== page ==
The construction of the sanctuary brought local development to the region, which eventually allowed the town of Fátima to be elevated to the status of city.
When we arrived in Fatima, the entire church was closed for renovation. The entrance to the church has been blocked by a temporary partition. A temporary alter has been erected in the church yard to celebrate mass. There was a place to light candles. We purchased candles and lit them.
We had lunch in a small restaurant in Fatima and resumed our journey towards Lisbon.
We have booked the Holiday Inn hotel for two nights in Lisbon. We came to the hotel late in the evening. We had undercover parking in the hotel, but in Spain, parking is very compact. We had to go forth and back several times before fitting into the small parking slot in the underground car park. We had dinner in the hotel restaurant that night.
Lisbon is the capital and the largest city of Portugal, with a population of over half million in the city limits. Its urban area has a population of nearly 2.7 million people. Lisbon is recognised as a global city because of its importance in finance, commerce, media, entertainment, arts, international trade, education and tourism. It is one of the largest container ports on Europe's Atlantic coast. The city is the 7th-most-visited city in Southern Europe. Most of the headquarters of multinationals in the country are located in the Lisbon area.t is also the political centre of the country, as seat of Government and residence of the Head of State.
Lisbon is one of the oldest cities in the world, and the oldest in Western Europe, predating other modern European capitals such as London, Paris and Rome by centuries. Julius Caesar made it a municipium called Felicitas Julia, adding to the name Olissipo. Ruled by a series of Germanic tribes from the 5th century, it was captured by the Moors in the 8th century. In 1147, the Crusaders under Afonso Henriques reconquered the city and since then it has been a major political, economic and cultural centre of Portugal.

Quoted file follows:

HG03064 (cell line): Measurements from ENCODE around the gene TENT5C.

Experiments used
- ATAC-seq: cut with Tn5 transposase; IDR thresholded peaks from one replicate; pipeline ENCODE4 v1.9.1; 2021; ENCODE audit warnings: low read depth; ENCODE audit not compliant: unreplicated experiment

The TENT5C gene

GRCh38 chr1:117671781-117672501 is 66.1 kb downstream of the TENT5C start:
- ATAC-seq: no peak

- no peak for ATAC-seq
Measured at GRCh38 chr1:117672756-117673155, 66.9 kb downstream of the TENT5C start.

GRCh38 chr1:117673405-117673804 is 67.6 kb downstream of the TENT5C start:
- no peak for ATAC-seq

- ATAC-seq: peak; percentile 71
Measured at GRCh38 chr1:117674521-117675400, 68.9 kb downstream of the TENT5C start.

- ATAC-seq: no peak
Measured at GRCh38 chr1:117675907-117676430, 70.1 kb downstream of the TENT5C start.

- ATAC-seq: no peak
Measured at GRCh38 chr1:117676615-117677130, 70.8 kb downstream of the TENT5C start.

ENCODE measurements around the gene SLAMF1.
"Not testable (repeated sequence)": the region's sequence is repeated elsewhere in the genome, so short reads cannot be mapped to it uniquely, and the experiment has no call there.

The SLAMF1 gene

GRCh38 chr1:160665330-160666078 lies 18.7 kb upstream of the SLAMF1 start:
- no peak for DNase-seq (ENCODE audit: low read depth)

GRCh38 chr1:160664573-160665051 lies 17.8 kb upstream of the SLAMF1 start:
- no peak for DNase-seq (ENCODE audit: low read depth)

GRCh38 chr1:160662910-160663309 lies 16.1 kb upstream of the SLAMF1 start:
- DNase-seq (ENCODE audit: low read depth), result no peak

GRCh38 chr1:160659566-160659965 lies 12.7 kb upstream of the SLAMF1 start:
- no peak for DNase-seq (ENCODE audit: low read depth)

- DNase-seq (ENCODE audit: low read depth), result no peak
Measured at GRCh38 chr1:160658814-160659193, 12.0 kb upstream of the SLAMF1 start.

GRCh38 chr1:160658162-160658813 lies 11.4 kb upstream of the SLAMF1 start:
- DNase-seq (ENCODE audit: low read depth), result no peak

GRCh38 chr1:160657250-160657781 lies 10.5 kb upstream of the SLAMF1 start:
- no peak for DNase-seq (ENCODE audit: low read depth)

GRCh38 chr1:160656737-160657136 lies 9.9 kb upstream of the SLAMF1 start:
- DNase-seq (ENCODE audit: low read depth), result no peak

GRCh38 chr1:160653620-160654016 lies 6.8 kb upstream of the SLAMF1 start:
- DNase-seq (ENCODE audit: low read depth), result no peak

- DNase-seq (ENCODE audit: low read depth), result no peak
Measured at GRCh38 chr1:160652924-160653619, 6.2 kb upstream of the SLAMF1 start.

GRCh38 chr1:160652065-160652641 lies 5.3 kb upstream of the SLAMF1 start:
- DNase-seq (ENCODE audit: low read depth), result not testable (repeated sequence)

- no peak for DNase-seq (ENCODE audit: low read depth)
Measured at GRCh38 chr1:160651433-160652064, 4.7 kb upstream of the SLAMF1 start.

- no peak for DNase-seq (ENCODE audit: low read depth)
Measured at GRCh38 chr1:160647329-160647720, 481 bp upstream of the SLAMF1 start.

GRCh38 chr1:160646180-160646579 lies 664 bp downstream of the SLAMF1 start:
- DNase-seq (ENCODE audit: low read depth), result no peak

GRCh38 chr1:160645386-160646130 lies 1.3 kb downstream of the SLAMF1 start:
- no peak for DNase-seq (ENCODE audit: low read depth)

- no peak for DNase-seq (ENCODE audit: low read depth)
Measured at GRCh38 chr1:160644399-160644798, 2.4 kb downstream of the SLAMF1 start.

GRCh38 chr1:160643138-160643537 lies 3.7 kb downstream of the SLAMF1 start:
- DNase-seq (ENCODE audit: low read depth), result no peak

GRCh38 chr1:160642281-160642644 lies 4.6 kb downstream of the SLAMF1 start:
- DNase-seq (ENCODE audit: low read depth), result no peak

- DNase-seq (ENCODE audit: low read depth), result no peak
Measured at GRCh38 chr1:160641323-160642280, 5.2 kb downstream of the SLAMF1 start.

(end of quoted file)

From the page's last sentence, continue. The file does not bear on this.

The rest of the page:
Lisbon enjoys a Mediterranean climate. Among all the metropolises in Europe, it has the warmest winters, with average temperatures 15 °C during the day and 8 °C at night from December to February.
On our second day in Lisbon, we went to the city centre and visited most of the tourist attractions. We walked in the city area and entered Alfama areas. The Alfama is the oldest part of Lisbon and yet, it is a fairly small area, filled with old houses and Fado venues, enticing visitors with its historical significance.
In one place, you get a beautiful view of the sea and the surrounding buildings. We saw an artist who is selling his paintings and bought one to be framed back in Australia. While walking down the narrow alleys, we found a very good tea room called Palacite Chafariz D'El Rei. We had lunch in that restaurant.
Another important place was the Jerónimos Monastery in Belém, Lisbon. This is where Vas Co de Gama's tomb is. Vas Co de Gama was a Portuguese citizen who travelled to India, Sri Lanka and other eastern countries. He was the first European to reach India by sea, linking Europe and Asia for the first time by ocean route. De Gama's discovery was significant and opened the way for an age of global imperialism and for the Portuguese to establish a long-lasting colonial empire in Asia.
After visiting the Monastery, we got into a tram to come back to the city. The tram stopped halfway due to an accident between two other vehicles which blocked the tram rails. We got out of the tram and walked a few blocks in the rain, then finally managed to find a taxi and come back to the hotel.